Mother Medusa

Gregory Luce | Scene4 Magazine

Gregory Luce




Jane Rosenberg LaForge's Medusa's Daughter, in the author's words, "interrogates the relationship I had with my mother." Not a straightforward narrative, the book instead presents, scenes, vignettes. and images from Mother/Medusa's life.


At birth:

"Instead of the luxurious shafts

of screens and radio advertisements,

she is given a wiry batch

stinging at the eyes

as if diamond-backed…

Not exactly snake-like

but conscious patterns

copied from the anonymous,

discovered quickly, repeated…."

("Medusa's Resources")

Near life's end after the birth of a granddaughter:


she'll be an actress

someday, or a writer;

it's in her blood far

below where it might

leave a contemporaneous

…the envy you wish

you could conceal

at your daughter's

more perfect childhood."

("Medusa's Grandbaby")


In between, LaForge relates her mother's story and her own life with her in fragments and observations.

The length and scope of this book and the complex, allusive, and sometimes near-surrealistic language make it impossible for a reviewer to do full justice to the power of the book. So I offer excerpts in the hope of enticing the reader to pick it up and experience it in full.


From a poem entitled "Jungle Red," this glimpse of the poet's early years:

"I could never describe

its 1950s vibe,

old-fashioned and outré,

the color of my mother's lipstick,

loud as if it also carried

a scent, like melted crayons

or a wave of something that left

me nauseated; I got motion

sickness just to look at my mother

in her only make-up."

Further along, "When Medusa Was Beautiful,"

"Before your education and ulcers

set in; before her hair grayed

into snakes, the weight was gained, the lips

thinned into a pursed expression."


"My Father and I Discuss My Mother After Her Death" indicates some of the difficulties Medusa and her family faced throughout her life:

"Well, your mother always had

to have her projects,

he [the poet's father] said, smiling wistfully

as he rarely did in her lifetime.

But it really wasn't like that.

It's just a story we agreed upon,

a mnemonic shorthand

we could easily stash

and retrieve when recollecting

her years of depression and manias."

In "Medusa's Other Daughter," we discover that the poet is less favored of two offspring:

"The favorite, alleged

By the other, because

She knows the favorites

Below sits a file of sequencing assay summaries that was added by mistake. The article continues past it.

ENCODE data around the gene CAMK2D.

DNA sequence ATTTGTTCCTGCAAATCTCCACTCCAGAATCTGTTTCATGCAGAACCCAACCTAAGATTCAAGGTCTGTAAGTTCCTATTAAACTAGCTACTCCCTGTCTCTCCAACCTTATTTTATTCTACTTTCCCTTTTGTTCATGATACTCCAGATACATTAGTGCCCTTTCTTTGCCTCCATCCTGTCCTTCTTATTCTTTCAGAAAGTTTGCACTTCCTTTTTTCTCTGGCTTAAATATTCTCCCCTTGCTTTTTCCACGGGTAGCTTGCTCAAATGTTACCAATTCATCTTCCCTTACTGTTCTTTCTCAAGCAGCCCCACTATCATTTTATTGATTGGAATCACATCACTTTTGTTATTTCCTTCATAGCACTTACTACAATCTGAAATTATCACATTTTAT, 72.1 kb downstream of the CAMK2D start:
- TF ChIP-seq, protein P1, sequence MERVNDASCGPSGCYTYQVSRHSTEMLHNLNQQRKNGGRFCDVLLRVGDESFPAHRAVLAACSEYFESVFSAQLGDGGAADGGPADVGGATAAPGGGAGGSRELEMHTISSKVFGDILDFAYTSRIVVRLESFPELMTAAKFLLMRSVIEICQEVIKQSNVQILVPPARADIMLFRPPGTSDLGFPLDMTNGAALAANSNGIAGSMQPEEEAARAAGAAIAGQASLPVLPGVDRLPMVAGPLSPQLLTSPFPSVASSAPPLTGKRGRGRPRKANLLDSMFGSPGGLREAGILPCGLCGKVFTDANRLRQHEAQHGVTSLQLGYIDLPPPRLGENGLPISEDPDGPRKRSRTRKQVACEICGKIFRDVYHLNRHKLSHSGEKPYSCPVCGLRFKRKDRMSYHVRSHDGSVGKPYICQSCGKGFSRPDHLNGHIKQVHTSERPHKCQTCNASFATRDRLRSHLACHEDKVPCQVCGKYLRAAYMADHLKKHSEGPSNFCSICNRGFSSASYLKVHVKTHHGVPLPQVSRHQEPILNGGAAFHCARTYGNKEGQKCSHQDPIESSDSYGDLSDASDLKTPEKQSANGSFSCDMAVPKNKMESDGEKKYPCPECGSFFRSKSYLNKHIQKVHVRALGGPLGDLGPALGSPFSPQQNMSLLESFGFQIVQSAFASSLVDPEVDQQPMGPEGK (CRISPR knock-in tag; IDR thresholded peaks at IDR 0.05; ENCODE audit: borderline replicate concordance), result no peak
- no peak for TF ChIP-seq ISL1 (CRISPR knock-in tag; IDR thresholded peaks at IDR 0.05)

In an official sense:

Flower, Broadway musical,

Movie, book; tastes

And preferences beyond



The title poem relates a not unexpected divergence between the way Medusa sees her daughter and the poet's self-assessment:

"I see myself, I see myself,

and how I wish people would see me:

as if I was Monet's woman with a parasol

turning to glance back at the artist,

my skirt swept up by wind and a veil

from my hat obscuring my face…."

("Medusa's Daughter")

And finally, the poet considers her mother's death:

"Between birth and death,

Three days apart on

The calendar collapsing

Methods and practices

Just as dreams might be

Mistaken for real events

At certain hours, pre-dawn.

I dreamt I owned only

Chairs, no mattresses,

No place for rest

In peace, no graciousness.

Because I'm not ready

To let you go.

Not yet."

("A Year's Time")


These passages only hint at what awaits the reader in this intensely written, complex collection. The language may prove difficult for some and this highly wrought volume is possibly not to everyone's taste, but should prove to be fascinating and rewarding for those who like slow, challenging reading and the exploration of women's experiences from multiple viewpoints.


You can purchase the book here:


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Gregory Luce | Scene4 Magazine

Gregory Luce is a Senior Writer and Columnist for Scene4.
He is the author of four books of poetry, has published widely in print and online and is the 2014 Larry Neal Award winner for adult poetry, given by the DC Commission on the Arts and Humanities. Retired from National Geographic, he is a volunteer writing tutor/mentor for 826DC, and lives in Arlington, VA. More at: https://dctexpoet.wordpress.com/
For his other columns and articles in Scene4
check the Archives

©2021 Gregory Luce
©2021 Publication Scene4 Magazine





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